(This article is a translation from my original Dutch review.)
In his English eBook On Street Photography, Dutch photographer Willem Wernsen shares his decades-long experience in portrait and street photography, and describes his approach and vision in detail. This educational eBook doesn’t show you how it’s done; it shows how Willem does it. Its elucidating perspective offers you a better understanding of a (street) photographer’s way of thinking.
“Belgium was, is, and has always been a sweet box full of treats for photographers, so it’s no surprise that some big names in photography come from there.” (page 32)
The concept of street photography is hard to define because it is so multifaceted. It is also too easily regarded as being based solely on chance and luck, which is certainly not always the case. As the history of photography shows, this approach has produced many unique and historically significant pictures. What distinguishes Willem from other (street) photographers is the fact that he almost always takes the time to chat with the people he meets on the streets.
The rise and success of digital photography has increasingly led to an artificial hype around street photography. Nowadays, there are quite a lot of photographers who claim to be street photographers and organize workshops, though their portfolios often show a deficit of expertise in that particular field. As they also have to make ends meet somehow, that is not a bad thing per se. But these days, pretty much anyone can organize a workshop that will make laypersons feel they can’t see the forest for the trees.
Willem’s devotion and his exceptional approach certainly provide a welcome change from photographers constantly trying to outdo each other, as is not uncommon in the sector.
“Humankind responds to humankind, and from giving of yourself, you will receive beautiful gifts from the street… and that honest exchange will be evident in your work.” (page 33)
Contents of the eBook
This eBook is Willem’s first publication with the Canadian photographic education company Craft&Vision and it is also his very first eBook. Although he has already published three print photobooks, the digital form of publishing is new to Willem. In his educational eBook, he shares his knowledge and shows how he does things instead of dictating how they should be done. Every photographer has his own way of working that we can all learn something from.
Willem recounts how he got started with photography, what drives him and how, over the last few decades, he has come to be the photographer he is today. It was mainly his interest and curiosity in people that led him to photography. In his eBook, he also talks about who inspires him and what is his vision on street photography. He gives tips on how to become a successful street photographer, details which equipment he uses and explains what exactly he does when post-processing his pictures.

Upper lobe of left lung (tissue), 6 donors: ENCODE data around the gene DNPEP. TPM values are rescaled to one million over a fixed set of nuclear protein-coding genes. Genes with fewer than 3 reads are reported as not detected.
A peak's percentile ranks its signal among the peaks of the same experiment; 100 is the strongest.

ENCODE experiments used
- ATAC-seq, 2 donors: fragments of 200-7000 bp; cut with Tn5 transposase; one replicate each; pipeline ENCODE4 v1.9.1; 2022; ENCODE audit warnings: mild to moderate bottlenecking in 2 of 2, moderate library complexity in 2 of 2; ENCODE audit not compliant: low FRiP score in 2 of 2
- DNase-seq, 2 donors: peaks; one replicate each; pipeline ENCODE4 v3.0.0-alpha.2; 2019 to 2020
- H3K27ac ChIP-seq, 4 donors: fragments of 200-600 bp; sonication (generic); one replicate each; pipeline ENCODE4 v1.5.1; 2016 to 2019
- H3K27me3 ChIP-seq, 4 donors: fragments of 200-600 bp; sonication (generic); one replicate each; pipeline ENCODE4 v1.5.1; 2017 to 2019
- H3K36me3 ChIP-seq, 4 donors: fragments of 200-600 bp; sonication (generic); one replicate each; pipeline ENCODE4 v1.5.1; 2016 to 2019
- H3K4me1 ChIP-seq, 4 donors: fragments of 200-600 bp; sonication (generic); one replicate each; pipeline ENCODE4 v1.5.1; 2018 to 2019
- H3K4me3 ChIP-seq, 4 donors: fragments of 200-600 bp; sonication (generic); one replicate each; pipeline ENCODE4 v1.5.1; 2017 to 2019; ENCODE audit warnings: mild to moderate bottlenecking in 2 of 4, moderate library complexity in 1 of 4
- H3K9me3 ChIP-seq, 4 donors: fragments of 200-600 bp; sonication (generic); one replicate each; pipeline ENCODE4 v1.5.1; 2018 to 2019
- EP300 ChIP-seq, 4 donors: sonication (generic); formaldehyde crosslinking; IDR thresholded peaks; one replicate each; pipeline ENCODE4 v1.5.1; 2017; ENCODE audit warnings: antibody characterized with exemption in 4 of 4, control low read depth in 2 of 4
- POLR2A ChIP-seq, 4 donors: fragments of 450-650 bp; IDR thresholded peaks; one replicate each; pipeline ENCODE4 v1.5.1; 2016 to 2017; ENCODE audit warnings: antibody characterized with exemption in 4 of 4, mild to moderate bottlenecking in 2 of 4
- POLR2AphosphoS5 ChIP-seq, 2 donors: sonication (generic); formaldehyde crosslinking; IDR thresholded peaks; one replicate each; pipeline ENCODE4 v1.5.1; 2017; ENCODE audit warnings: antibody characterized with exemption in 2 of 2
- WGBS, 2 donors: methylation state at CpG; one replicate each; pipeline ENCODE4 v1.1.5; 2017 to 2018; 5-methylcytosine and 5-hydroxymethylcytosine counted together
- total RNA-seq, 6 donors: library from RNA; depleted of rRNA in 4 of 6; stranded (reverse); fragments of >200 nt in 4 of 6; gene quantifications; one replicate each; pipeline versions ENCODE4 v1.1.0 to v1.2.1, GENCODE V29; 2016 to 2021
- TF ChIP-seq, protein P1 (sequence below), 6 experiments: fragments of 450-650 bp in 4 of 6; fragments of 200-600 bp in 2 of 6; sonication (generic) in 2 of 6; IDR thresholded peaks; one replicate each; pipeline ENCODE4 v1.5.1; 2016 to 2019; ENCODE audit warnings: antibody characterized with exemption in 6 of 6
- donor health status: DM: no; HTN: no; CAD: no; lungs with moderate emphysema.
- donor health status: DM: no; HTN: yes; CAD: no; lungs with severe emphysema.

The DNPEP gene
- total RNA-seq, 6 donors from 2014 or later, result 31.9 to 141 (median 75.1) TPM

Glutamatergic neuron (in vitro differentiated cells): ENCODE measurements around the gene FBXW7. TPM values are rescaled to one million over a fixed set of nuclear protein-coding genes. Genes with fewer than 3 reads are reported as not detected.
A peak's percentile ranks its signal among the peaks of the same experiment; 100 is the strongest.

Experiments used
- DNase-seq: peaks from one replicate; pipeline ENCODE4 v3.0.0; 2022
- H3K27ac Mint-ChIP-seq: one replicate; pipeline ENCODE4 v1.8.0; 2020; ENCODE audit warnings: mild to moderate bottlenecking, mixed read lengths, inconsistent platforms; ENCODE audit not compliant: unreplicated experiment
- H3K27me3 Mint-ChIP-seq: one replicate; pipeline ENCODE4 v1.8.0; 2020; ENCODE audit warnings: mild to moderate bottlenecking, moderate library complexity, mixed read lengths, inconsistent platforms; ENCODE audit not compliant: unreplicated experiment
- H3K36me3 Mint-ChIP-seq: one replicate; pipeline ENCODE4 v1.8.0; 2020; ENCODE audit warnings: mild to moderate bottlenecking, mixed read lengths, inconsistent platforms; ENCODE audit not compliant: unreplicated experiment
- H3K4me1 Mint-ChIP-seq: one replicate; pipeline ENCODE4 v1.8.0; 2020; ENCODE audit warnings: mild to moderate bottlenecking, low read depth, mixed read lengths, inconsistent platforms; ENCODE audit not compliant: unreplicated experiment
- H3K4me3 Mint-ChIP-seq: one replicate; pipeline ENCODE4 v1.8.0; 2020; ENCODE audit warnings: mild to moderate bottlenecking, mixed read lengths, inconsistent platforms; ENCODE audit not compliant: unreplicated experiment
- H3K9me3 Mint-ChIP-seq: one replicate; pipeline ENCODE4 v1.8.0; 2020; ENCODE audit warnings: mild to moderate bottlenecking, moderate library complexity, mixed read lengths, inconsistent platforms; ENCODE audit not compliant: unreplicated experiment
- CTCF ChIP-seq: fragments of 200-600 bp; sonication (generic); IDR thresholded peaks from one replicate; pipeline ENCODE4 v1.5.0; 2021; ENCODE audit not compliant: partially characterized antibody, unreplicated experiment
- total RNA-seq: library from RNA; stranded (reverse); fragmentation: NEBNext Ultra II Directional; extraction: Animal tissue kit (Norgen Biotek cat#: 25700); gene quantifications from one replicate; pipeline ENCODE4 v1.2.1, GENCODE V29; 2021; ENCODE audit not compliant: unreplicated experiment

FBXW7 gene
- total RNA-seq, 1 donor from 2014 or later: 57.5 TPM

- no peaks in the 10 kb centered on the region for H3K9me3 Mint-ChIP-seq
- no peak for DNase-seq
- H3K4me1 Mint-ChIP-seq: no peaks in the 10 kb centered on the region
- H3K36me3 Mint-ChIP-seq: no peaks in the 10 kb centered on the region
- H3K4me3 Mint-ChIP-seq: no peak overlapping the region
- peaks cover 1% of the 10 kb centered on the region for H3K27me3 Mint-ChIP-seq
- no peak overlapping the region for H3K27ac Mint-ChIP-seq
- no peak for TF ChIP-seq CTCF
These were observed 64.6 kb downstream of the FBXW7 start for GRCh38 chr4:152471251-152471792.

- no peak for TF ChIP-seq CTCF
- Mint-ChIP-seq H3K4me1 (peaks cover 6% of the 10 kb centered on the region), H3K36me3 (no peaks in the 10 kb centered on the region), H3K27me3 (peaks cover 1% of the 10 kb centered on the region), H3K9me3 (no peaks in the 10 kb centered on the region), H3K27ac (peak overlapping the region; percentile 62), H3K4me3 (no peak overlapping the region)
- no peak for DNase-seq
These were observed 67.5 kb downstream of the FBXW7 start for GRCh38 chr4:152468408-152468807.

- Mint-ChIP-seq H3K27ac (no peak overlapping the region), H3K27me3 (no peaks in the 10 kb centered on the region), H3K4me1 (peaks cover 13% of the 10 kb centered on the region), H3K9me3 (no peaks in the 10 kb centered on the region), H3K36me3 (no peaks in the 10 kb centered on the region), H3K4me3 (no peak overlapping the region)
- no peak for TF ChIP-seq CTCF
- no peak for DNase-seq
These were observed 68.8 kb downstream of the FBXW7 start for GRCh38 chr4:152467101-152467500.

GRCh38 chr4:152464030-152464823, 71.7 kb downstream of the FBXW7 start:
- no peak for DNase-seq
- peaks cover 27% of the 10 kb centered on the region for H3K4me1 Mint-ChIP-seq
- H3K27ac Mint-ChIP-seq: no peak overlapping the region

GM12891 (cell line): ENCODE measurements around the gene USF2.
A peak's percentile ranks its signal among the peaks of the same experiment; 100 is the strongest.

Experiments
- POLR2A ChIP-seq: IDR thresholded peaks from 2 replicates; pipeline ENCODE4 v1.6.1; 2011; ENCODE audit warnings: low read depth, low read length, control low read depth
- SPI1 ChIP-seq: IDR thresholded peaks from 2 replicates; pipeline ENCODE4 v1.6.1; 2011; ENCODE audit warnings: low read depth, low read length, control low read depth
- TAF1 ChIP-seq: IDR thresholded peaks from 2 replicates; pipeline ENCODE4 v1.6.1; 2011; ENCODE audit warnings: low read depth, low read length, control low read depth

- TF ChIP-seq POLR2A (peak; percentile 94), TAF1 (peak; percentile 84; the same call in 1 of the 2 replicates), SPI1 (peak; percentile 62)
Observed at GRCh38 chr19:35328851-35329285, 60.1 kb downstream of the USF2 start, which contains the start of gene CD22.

Would you like to practice street photography the way Willem does? Then start by making contact with people. It is very important that you don’t hide or act sneakily. Willem gives helpful advice on how to overcome any such fears. In 80% of all cases, he directly approaches people on the streets and asks their consent to take a picture. The remaining 20% of his street photographs are snapshots. As a street photographer, he constantly observes, and as a portrait photographer he is interested in behavior, relations and communication between people.
“Personally, I think that street photography with a long-focus lens gives distant images with a day-at-the-zoo feel to it. Be a real photographer with balls and go there and ask if you may photograph.” (page 92)
– Stay focused
– Be alert
– Get closer
– Composition: practice, practice, practice
– Trust your intuition
– Concentrate on the image, not on the camera
– Make contact with people
– Don’t hide and don’t act sneakily
– Go out on your own
– Limit your equipment
“Persistence and dedication brings consistency to your work.” (page 10)
Willem hopes his eBook contains useful tips for photographers who want to get started with street photography and need some advice on how to put their ideas into practice. His wish is for people to enjoy practicing street photography and to take pictures that will delight and inspire others. He considers this eBook to be his creative legacy.
Photography is not something you are done with after having learned the trade. It is a lifelong and fascinating learning process. You will have to find out through trial and error whether Willem’s approach is a suitable method for you as well. Perhaps you will not find all of his tips practicable, but Willem’s eBook can certainly serve as a guidance to help shape your personal development in the field of street photography.
The eBook On Street Photography is available at the Craft&Vision webshop and costs $15 (excl. tax).